Peter gets it right when he says that there is no other name than Jesus that is capable of saving us from our sins. It is Jesus’ sacrifice on the cross that reconciles us to the Father. This is the heart of the Gospel proclamation. Let us never forget to be upfront with the truth that having a relationship with Jesus is the only way to be saved. How are those who have never heard the Gospel going to be saved? I do not know, but I am sure that God has a plan for them as well.
1 While they were still speaking to the people, the priests, the captain of the temple guard, and the Sadducees confronted them, 2 disturbed that they were teaching the people and proclaiming in Jesus the resurrection of the dead. 3 They laid hands on them and put them in custody until the next day, since it was already evening. 4 But many of those who heard the word came to believe and [the] number of men grew to [about] five thousand. Before the Sanhedrin 5 On the next day, their leaders, elders, and scribes were assembled in Jerusalem, 6 with Annas the high priest, Caiaphas, John, Alexander, and all who were of the high-priestly class. 7 They brought them into their presence and questioned them, “By what power or by what name have you done this?” 8 Then Peter, filled with the Holy Spirit, answered them, “Leaders of the people and elders: 9 If we are being examined today about a good deed done to a cripple, namely, by what means he was saved, 10 then all of you and all the people of Israel should know that it was in the name of Jesus Christ the Nazorean whom you crucified, whom God raised from the dead; in his name this man stands before you healed. 11 He is ‘the stone rejected by you, the builders, which has become the cornerstone.’ 12 There is no salvation through anyone else, nor is there any other name under heaven given to the human race by which we are to be saved.”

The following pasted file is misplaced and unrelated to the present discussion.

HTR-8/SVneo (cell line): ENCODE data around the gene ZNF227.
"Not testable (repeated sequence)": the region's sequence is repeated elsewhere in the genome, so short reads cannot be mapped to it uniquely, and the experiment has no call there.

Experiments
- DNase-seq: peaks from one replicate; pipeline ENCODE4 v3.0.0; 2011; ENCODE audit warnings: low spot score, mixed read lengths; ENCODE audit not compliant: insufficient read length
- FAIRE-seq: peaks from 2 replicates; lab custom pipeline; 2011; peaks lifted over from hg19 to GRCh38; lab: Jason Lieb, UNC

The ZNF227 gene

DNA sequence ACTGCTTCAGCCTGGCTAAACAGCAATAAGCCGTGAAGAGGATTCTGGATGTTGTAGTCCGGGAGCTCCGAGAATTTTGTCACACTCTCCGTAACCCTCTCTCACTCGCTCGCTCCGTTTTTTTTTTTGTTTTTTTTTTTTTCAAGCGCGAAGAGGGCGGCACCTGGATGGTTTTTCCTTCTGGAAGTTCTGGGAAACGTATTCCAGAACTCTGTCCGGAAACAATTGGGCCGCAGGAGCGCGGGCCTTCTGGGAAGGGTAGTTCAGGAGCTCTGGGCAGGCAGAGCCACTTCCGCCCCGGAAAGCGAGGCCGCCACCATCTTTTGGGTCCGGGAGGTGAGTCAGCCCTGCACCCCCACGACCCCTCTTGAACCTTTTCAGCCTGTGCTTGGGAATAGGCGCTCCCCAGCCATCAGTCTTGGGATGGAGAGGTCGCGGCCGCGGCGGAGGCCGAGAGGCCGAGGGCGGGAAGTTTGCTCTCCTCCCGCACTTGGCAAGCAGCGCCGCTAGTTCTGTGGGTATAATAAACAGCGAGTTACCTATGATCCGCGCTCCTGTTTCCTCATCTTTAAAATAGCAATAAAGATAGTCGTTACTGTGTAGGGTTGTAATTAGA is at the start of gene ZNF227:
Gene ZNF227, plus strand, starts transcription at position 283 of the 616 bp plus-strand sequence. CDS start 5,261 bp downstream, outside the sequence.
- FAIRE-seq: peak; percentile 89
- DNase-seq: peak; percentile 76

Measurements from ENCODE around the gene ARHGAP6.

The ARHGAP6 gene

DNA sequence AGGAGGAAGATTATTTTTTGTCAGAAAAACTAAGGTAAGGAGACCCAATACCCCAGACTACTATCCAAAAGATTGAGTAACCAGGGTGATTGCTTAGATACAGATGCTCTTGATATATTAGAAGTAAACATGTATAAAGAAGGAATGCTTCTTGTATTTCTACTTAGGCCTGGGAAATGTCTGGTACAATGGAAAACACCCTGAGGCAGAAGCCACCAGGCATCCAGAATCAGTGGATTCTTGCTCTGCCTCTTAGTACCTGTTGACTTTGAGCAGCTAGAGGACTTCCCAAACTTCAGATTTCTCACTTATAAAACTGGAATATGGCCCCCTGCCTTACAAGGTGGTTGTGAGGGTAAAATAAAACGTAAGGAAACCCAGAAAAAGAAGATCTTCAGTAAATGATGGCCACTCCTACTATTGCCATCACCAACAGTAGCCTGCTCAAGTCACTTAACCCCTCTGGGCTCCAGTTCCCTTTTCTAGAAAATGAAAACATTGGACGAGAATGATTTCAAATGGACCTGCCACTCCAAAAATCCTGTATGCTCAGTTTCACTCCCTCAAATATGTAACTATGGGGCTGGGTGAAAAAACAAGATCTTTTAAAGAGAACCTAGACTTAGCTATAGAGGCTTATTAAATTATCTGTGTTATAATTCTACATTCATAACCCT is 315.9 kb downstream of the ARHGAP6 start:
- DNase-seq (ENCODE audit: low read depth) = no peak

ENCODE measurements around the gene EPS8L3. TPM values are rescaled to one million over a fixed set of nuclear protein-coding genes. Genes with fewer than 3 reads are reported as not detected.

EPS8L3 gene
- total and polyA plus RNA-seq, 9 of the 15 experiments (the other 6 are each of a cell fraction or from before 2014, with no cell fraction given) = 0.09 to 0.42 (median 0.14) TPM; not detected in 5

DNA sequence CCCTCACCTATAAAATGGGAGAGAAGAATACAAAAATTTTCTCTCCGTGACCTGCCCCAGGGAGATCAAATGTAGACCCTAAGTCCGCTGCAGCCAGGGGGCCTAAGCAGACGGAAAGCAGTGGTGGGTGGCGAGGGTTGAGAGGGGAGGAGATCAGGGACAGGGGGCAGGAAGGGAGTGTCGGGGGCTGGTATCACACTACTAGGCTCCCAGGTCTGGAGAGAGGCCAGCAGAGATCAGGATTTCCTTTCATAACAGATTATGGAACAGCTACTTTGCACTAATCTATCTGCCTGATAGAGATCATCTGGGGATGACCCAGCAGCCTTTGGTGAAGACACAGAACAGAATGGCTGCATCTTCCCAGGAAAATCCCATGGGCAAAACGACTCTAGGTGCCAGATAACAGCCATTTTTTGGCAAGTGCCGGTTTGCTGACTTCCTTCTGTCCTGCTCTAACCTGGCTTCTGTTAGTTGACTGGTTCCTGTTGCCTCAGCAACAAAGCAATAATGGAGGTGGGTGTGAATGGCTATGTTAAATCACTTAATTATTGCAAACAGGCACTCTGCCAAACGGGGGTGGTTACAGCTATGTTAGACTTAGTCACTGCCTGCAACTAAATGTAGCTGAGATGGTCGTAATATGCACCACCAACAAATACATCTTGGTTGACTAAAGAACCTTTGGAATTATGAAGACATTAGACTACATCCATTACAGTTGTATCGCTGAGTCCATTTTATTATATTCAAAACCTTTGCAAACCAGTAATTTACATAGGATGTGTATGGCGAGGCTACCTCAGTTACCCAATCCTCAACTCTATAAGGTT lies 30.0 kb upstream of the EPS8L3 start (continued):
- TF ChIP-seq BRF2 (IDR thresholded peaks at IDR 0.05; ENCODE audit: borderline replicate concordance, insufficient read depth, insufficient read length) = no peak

P S A L M
Psalm 118:1-2, 4, 22-24, 25-27
R: The stone rejected by the builders has become the cornerstone.
1 Give thanks to the LORD, for he is good, for his mercy endures forever. 2 Let the house of Israel say, “His mercy endures forever.” 4 Let those who fear the LORD say, “His mercy endures forever.” (R) 22 The stone which the builders rejected has become the cornerstone. 23 By the LORD has this been done; it is wonderful in our eyes. (R) 24 This is the day the LORD has made; let us be glad and rejoice in it. (R) 25 O LORD, grant salvation! O LORD, grant prosperity! 26 Blessed is he who comes in the name of the LORD; we bless you from the house of the LORD. 27 The LORD is God, and he has given us light. (R)
G O S P E L
It seems that remembering similar instances with Jesus is a trigger to their recognizing Him after the resurrection. Perhaps this is why memory is so important in ritual celebrations. Through the use of our memory we can be transported back to past encounters with God, even, in the case of ritual, to ones where we were not physically present but where the collective memory of the Church takes over for us. What a gift the Sacraments are to us when they help us to remember what God has done for us.